#BAMustReads number four, is aimed at any business or digital professional who has an interest in using a goal setting framework, specifically Objective and Key Results. Often referred to through the abbreviation of OKRs.

Now, there are A LOT of books, blogs, and more on the topic of OKRs. Some great, some less so. Here are some of the best I’ve come across, or have been recommended by others.

Book cover of 'High Output Management'

#1 High Output Management — Andrew Grove

Andrew Grove is widely accredited of having popularised the concept of OKR whilst he was at Intel. Interestingly, he was their third employee and eventual third CEO. Andrew published ‘High Output Management’ in 1983, which is the first book to mention OKRs. You could say, this is the book that started them all.

Book cover of 'Measure What Matters: OKRs: The Simple Idea That Drives 10x Growth'

#2 Measure What Matters: OKRs: The Simple Idea That Drives 10x Growth — John Doerr

Measure What Matters is about using Objectives and Key Results (OKRs), a revolutionary approach to goal-setting, to make tough choices in business. In 1999, legendary venture capitalist John Doerr invested nearly 12 million dollars in a startup that had amazing technology, entrepreneurial energy and sky-high ambitions. Doerr introduced the founders to OKRs and with them at the foundation of their management, the startup grew from forty employees to more than 70,000 with a market cap exceeding 600 billion dollars. The startup was Google. In Measure What Matters, Doerr shares a broad range of first-person, behind-the-scenes case studies, with narrators including Bono and Bill Gates, to demonstrate the focus, agility, and explosive growth that OKRs have spurred at so many great organizations. This book will show you how to collect timely, relevant data to track progress — to measure what matters. It will help any organization or team aim high, move fast, and excel.

John Doerr, is an investor and former board member at two of tech’s giants, Amazon and Google. Where he helped to create two of the world’s most valuable companies. So arguably, knows a thing or two about embedding OKRs successfully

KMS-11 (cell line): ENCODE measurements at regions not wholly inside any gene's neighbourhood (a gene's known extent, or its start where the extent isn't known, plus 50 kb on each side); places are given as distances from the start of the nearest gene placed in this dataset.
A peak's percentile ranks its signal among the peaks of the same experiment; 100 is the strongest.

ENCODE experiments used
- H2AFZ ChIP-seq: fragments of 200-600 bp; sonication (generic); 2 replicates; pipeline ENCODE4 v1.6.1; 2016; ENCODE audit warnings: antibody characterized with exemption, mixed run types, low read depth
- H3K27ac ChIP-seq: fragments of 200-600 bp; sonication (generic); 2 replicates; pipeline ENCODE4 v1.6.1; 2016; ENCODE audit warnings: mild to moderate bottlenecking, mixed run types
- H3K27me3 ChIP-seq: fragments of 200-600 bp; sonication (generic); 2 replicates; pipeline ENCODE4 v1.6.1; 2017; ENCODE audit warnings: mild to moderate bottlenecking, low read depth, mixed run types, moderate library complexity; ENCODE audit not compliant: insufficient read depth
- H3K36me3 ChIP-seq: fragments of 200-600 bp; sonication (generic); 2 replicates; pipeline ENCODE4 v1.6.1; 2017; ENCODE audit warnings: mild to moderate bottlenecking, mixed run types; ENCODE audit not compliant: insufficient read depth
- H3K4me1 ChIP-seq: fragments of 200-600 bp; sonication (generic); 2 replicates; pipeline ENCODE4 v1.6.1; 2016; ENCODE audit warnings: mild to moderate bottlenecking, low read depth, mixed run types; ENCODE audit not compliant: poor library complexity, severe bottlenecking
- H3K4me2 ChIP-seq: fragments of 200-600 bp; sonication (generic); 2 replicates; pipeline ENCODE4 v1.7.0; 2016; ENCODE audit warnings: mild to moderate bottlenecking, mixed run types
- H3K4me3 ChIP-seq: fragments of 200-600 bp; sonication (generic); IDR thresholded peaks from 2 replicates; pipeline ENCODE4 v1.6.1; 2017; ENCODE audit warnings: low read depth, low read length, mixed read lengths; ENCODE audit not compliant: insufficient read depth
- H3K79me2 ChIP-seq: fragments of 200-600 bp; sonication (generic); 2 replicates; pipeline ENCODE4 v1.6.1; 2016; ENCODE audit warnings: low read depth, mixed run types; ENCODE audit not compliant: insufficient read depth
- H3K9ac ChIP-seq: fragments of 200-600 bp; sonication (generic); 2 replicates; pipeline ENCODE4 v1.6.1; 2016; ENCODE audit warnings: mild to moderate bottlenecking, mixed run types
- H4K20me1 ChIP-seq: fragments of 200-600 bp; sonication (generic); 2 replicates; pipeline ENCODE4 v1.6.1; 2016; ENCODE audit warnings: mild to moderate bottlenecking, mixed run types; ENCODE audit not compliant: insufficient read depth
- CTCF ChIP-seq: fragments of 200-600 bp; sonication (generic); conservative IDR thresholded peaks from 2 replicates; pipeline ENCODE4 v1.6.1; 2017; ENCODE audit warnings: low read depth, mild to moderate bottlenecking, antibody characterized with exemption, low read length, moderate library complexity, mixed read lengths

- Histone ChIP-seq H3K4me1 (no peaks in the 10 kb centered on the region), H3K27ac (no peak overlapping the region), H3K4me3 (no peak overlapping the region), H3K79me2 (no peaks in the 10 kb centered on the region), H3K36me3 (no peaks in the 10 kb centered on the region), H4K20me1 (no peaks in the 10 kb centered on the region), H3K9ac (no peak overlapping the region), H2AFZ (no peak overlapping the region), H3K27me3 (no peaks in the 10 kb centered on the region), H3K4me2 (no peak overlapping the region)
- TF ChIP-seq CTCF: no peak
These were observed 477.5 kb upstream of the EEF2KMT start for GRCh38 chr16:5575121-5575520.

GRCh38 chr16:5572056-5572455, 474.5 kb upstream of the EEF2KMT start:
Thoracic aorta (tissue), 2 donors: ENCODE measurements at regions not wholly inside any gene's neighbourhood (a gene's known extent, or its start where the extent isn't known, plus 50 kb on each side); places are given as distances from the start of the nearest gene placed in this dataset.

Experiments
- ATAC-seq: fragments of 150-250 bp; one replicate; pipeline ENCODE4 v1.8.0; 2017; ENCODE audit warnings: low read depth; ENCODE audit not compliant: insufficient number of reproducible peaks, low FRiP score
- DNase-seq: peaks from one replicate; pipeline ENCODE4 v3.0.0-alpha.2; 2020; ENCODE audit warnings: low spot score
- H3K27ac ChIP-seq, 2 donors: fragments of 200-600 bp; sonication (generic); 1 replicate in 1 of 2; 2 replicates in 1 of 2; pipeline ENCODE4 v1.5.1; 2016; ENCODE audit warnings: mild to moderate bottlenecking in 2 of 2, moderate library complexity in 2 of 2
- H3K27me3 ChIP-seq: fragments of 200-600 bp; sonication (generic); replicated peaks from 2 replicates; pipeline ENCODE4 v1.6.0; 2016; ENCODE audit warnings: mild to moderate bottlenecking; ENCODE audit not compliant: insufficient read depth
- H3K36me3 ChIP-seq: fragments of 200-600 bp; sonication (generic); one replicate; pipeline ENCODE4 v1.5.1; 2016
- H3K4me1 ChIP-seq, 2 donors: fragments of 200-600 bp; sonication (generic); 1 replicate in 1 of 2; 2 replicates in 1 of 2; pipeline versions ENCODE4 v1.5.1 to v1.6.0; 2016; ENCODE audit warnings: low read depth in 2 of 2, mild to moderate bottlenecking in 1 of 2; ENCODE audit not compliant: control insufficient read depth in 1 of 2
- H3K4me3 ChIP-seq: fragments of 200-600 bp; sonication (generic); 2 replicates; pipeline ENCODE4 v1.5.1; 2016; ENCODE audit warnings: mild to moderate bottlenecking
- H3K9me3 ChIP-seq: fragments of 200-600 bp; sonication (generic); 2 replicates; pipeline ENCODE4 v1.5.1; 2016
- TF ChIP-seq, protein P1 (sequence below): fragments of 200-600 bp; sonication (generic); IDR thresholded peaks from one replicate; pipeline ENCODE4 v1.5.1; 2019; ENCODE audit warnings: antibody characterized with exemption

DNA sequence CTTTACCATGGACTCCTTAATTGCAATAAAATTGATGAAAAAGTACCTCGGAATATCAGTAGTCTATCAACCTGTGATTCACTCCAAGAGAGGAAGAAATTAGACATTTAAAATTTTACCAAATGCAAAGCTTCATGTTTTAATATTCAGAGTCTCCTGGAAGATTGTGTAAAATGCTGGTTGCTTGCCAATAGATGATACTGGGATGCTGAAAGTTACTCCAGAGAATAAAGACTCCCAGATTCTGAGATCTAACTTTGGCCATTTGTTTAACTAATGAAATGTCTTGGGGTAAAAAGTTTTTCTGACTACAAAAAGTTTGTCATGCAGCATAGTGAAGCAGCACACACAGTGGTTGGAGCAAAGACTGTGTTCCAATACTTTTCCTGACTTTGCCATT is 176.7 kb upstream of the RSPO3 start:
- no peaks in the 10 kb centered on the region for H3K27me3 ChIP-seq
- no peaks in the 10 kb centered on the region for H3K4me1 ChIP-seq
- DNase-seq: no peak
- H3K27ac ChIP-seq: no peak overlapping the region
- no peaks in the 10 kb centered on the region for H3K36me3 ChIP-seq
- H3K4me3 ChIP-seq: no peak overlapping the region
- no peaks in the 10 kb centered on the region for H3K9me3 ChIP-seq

For me, if you’re wanting to explore OKRs in the broadest sense, i.e. not just to help with digital product delivery, this is my go to. Whether you are setting up new a startup, working in multi-disciplinary Agile team, or leading a global organisation — I think you will find this a great addition to your bookshelf.

Book cover of 'Succeeding with OKRs in Agile: How to create & deliver objectives & key results for teams'

#3 Succeeding with OKRs in Agile: How to create & deliver objectives & key results for teams  — Allan Kelly

Unlike many other publications on the topic of OKRs, the author describes his experience working with an Agile team adopting them. In fact, Allan Kelly was openly skeptical about OKRs to start off with, before finding them a good fit with Agile delivery. Specifically in terms of focussing teams, as well as using them as an effective tool to communicate barriers, product strategy, and value.

If you’re a business analyst, delivery manager, or product manager wanting to find out more about the power of OKRs, you’ll probably find this has the most practical guidance to offer over the other books recommended here.

re:Work — Guide: Set goals with OKRs
Studies have shown that committing to a goal can help improve employee performance. But more specifically, research…rework.withgoogle.com

#4 Google’s own advice, published for free

Available on re:Work, an effort by Google and others to help share and push forward the practice and research of data-driven HR.

Lots and lots of superb advice. All for free. And from one of the most successful OKR pioneers out there.

Book cover of 'OKRs, From Mission to Metrics'

#5 OKRs, From Mission to Metrics — Francisco S. Homem de Mello

This isn’t one I’m personally familiar with, but thought I’d include it for two reasons:

  • The author, Brazilian born Homem de Mello, is the founder and CEO of Qulture.Rocks. Not a company I know of, but they have a very impressive array of clients from unicorns to Fortune 500. So you’d imagine they know what they’re talking about.
  • The cover caught my eye! I know, I know.

If you’ve read it, be great to get your thoughts!

As an Amazon Associate I earn from qualifying purchases, which help towards the running costs of the site.